332 F2d 626 United States v. Solice

332 F.2d 626

UNITED STATES of America, Appellee,
Charlie SOLICE, Appellant.

No. 9041.

United States Court of Appeals Fourth Circuit.

Argued January 7, 1964.

Decided June 4, 1964.

Julian T. Gaskill, Goldsboro, for appellant.

Gerald L. Bass, Asst. U. S. Atty. (Robert H. Cowen, U. S. Atty., on brief) for appellee.

Before SOBELOFF, Chief Judge, and BRYAN and J. SPENCER BELL, Circuit Judges.

SOBELOFF, Chief Judge.

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At a trial before a jury for a violation of the federal liquor laws, two prosecution witnesses, both investigators for the Alcohol and Tax Division of the Internal Revenue Service, were permitted to testify, over defense objection, about their having applied an unidentified fluorescent salve to a still, and their subsequent examination of the appellant under an ultraviolet lamp. Upon conviction, the defendant appealed, contending that prejudicial error was committed in two respects: first, in allowing nonexperts to testify on a scientific subject and, second, in not holding the evidence insufficient to support the verdict and judgment.


The uncontradicted evidence is that the two revenue agents came upon an illicit distillery in Wayne County, North Carolina, on January 29, 1963, which, though not in operation that day, contained mash ready for distillation. They did not keep the still site under surveillance for a time in order to observe who might visit it, but, in an effort to discover the operators of the illegal enterprise, the agents, before departing, applied the special salve to parts of the distillery apparatus, such as the still cap, the buckets, and the handle of the hoe used to stir the mash. Returning after two days, the same agents, accompanied by another investigator, observed two persons other than the appellant working around the catch tubs of the still. These men they placed under arrest.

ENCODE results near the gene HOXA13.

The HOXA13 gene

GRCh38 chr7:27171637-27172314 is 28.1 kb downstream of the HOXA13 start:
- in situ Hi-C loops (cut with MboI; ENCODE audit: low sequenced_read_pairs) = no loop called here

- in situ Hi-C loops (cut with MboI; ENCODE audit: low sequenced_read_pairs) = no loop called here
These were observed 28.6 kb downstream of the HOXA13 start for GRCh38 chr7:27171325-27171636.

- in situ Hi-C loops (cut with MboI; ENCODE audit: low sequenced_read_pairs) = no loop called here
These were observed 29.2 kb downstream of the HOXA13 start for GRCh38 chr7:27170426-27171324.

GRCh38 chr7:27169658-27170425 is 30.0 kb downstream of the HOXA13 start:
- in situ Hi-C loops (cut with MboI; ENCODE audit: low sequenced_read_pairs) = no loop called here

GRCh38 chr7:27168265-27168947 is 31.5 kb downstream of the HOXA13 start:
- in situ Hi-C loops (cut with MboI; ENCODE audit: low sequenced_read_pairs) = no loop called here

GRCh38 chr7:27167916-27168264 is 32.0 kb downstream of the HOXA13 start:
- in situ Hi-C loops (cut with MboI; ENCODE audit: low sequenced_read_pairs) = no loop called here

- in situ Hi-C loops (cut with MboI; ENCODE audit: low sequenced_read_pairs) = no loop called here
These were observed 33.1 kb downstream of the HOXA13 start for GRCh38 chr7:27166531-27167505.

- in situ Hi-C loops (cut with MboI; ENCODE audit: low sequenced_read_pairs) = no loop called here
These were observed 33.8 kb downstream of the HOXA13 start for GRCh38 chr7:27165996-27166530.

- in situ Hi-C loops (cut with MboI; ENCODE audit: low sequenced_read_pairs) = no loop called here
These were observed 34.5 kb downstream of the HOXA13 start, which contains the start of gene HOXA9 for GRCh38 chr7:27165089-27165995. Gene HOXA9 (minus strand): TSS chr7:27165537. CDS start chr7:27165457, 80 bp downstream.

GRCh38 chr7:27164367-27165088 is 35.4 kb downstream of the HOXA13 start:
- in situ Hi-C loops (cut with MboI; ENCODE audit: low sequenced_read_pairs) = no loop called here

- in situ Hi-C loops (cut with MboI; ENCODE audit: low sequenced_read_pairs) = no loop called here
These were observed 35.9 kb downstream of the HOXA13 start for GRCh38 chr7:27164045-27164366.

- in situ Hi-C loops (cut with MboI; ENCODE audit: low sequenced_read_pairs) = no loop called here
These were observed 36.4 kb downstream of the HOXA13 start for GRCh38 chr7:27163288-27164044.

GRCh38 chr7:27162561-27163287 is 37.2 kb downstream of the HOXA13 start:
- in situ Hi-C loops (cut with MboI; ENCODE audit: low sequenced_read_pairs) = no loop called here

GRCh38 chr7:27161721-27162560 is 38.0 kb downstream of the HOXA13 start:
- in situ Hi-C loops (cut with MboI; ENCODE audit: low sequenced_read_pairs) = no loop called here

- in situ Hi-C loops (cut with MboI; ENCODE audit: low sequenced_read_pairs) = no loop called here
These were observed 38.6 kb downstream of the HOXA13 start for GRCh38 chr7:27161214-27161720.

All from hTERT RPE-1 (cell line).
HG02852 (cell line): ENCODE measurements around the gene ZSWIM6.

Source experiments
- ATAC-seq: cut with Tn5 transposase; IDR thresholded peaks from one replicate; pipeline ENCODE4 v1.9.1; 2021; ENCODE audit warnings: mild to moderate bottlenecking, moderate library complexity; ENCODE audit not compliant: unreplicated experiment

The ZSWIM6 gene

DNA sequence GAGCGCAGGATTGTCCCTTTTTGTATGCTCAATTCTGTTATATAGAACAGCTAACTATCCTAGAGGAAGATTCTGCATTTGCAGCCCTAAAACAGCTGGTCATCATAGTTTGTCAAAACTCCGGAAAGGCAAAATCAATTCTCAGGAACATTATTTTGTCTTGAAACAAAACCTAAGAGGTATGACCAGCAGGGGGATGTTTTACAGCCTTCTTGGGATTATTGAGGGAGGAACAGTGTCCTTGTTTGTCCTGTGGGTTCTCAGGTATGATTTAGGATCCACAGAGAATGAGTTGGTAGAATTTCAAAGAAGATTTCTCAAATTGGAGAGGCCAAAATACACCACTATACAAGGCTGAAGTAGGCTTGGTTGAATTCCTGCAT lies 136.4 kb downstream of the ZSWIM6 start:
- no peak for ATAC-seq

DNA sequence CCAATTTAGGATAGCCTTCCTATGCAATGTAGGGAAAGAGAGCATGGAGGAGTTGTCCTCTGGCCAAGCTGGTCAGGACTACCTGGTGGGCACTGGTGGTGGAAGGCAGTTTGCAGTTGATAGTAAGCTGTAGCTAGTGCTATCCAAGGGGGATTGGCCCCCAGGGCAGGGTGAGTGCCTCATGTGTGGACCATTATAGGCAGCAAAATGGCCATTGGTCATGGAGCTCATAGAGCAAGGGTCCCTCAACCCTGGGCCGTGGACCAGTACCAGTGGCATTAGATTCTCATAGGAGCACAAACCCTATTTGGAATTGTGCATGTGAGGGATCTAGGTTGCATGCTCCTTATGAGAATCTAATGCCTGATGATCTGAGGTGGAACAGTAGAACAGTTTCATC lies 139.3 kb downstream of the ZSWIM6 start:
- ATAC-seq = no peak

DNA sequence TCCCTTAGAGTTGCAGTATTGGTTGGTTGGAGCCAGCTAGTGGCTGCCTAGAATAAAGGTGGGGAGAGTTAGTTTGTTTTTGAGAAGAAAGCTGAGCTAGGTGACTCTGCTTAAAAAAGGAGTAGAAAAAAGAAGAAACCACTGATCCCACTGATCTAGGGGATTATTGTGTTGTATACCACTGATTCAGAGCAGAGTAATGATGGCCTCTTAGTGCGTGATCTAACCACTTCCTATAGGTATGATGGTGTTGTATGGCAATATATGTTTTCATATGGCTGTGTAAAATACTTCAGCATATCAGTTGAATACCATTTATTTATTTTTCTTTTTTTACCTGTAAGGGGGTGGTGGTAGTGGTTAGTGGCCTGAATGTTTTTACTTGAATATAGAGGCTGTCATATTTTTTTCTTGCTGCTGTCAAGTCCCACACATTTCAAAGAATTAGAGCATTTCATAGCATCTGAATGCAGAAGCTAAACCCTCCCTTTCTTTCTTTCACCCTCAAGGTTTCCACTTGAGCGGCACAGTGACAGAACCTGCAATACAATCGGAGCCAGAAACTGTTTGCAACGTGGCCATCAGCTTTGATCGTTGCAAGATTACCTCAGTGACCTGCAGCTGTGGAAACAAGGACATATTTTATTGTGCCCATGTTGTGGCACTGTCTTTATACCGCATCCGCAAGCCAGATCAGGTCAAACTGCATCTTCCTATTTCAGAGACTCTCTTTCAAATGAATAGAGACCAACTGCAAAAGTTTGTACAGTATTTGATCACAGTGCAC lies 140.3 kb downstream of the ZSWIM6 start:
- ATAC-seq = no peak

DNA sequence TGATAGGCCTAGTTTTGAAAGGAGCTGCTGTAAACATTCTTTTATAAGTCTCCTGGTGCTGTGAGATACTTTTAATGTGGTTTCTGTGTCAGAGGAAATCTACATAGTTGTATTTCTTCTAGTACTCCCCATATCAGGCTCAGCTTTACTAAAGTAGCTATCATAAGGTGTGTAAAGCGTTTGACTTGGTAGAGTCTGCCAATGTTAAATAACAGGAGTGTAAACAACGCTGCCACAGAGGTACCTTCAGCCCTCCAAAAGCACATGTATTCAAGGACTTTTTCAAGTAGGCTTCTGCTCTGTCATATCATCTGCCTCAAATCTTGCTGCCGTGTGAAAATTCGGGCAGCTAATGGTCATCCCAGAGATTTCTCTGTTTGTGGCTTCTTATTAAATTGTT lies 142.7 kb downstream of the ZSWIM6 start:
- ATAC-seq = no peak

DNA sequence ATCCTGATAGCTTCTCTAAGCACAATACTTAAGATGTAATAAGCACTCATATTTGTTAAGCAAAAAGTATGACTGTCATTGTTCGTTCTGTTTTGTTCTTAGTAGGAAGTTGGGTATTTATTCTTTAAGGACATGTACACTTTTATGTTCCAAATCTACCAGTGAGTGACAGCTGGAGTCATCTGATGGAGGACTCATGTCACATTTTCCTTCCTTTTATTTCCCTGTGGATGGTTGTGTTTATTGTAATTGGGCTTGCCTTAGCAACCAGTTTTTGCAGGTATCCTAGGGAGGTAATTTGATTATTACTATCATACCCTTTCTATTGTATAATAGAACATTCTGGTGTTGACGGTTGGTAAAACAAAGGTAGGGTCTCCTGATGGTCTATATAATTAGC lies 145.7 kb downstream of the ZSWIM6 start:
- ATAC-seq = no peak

The agents then followed the only path to be seen at the still site. At a distance of some 328 paces the path ended at a "hog lot" adjacent to Solice's residence. The appellant was in his yard, and the agents arrested him. The search of the farm as an incident of the arrest yielded several empty half-gallon fruit jar boxes and an empty five-gallon wide-mouth pickle jar which, in the words of the agent, had an "odor of non-tax paid liquor." Solice, and the two others who are not parties to this appeal, were then taken to the investigators' office and examined under an ultraviolet light. This special illumination disclosed traces of fluorescent glow around the corners of appellant's mouth and on his chin.


At his trial the appellant made timely objections to the agents' testimony about smearing the salve on the still equipment and the "glow" which appeared on Solice's face under the ultraviolet light. He also objected to the courtroom demonstration in which the two government witnesses exhibited the fluorescent effect of an ultraviolet lamp upon a salve, admittedly not the same, but "similar to that used at the still." The basis for these objections was and is the appellant's contention that the uses of the special chemical salve and its response to ultraviolet light are matters involving such scientific knowledge and experience that only experts are competent to give testimonial or demonstrative evidence on the subject.